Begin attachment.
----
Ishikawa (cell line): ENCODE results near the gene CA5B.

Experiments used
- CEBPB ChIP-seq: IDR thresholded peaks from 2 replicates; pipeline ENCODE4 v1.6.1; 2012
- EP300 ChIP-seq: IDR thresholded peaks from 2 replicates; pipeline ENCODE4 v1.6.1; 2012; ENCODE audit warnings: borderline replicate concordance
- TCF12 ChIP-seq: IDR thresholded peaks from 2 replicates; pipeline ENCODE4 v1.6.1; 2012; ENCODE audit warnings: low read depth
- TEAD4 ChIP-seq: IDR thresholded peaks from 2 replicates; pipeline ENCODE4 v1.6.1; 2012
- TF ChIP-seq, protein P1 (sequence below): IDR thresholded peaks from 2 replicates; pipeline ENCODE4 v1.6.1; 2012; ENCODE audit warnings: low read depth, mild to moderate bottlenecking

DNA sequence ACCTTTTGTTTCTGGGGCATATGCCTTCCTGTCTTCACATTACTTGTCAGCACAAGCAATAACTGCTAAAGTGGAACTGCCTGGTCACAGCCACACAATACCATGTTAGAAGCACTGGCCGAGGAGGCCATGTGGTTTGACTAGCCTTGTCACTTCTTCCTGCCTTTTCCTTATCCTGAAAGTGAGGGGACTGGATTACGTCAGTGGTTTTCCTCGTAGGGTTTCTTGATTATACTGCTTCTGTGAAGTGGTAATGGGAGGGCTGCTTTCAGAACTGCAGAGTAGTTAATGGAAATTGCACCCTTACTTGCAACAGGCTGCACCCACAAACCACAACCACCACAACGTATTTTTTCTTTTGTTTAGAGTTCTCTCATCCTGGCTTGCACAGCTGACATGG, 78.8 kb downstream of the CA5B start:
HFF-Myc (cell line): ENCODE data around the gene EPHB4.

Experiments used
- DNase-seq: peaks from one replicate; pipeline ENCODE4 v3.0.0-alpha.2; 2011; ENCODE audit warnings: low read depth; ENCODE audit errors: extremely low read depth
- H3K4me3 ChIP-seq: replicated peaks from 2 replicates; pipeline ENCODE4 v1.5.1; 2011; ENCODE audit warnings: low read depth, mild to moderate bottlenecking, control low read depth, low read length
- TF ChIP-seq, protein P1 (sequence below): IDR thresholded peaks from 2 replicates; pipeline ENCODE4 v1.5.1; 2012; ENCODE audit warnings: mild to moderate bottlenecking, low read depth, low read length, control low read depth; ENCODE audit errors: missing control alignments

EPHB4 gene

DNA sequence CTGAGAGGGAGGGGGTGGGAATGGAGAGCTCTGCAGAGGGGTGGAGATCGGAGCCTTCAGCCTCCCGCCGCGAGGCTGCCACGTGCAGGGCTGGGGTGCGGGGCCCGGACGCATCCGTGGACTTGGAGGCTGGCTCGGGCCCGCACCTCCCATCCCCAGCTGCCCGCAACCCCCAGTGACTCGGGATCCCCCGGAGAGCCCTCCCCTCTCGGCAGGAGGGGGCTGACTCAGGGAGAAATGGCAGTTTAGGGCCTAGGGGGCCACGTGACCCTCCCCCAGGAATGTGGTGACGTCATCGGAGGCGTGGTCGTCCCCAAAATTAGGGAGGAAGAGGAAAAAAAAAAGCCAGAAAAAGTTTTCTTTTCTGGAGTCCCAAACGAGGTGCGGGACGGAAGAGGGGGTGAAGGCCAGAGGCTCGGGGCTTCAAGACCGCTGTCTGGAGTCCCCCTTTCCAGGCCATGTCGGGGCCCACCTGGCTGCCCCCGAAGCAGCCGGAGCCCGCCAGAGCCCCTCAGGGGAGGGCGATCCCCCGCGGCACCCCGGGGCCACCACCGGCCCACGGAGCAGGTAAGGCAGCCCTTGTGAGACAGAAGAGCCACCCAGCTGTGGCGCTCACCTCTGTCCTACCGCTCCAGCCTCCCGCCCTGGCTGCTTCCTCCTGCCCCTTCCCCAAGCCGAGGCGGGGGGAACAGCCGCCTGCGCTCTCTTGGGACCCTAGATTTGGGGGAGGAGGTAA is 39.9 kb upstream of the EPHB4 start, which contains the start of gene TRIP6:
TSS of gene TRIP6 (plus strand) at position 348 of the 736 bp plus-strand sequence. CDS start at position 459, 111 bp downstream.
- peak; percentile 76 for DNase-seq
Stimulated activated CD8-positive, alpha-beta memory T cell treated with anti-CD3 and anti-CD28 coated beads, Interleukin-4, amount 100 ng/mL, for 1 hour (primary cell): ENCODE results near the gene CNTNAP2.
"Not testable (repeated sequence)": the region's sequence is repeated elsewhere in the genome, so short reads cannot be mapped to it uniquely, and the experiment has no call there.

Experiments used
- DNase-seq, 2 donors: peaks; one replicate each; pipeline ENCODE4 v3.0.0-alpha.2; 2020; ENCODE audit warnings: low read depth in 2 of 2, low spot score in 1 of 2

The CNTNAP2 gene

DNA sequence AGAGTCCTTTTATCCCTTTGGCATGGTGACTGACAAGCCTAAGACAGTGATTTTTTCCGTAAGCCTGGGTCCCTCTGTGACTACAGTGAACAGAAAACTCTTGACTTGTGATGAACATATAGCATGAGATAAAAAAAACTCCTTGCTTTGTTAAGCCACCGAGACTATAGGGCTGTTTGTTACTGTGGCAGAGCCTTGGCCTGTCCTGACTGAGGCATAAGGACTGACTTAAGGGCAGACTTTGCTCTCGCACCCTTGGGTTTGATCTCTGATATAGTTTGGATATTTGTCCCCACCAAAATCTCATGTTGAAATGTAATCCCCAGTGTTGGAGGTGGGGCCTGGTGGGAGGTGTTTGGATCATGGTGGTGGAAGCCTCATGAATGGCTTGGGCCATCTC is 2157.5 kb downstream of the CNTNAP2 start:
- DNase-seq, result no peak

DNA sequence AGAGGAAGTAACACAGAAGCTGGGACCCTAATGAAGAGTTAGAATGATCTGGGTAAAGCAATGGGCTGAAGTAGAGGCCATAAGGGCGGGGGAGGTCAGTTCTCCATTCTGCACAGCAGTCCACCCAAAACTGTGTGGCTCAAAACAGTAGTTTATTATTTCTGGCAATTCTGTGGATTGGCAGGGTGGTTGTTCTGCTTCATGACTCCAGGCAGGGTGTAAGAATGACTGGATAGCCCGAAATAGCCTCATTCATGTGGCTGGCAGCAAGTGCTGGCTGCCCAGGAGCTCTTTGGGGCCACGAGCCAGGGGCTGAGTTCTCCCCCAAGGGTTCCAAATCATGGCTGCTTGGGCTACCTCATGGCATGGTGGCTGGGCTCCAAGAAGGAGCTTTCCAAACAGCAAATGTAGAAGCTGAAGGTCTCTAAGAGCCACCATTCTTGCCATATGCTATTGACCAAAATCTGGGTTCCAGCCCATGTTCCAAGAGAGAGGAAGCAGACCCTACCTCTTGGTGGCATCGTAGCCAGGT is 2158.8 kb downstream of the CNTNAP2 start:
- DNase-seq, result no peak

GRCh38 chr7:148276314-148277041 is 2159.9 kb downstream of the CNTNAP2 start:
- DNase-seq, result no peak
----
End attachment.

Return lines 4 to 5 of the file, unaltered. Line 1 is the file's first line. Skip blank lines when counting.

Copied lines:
- EP300 ChIP-seq: IDR thresholded peaks from 2 replicates; pipeline ENCODE4 v1.6.1; 2012; ENCODE audit warnings: borderline replicate concordance
- TCF12 ChIP-seq: IDR thresholded peaks from 2 replicates; pipeline ENCODE4 v1.6.1; 2012; ENCODE audit warnings: low read depth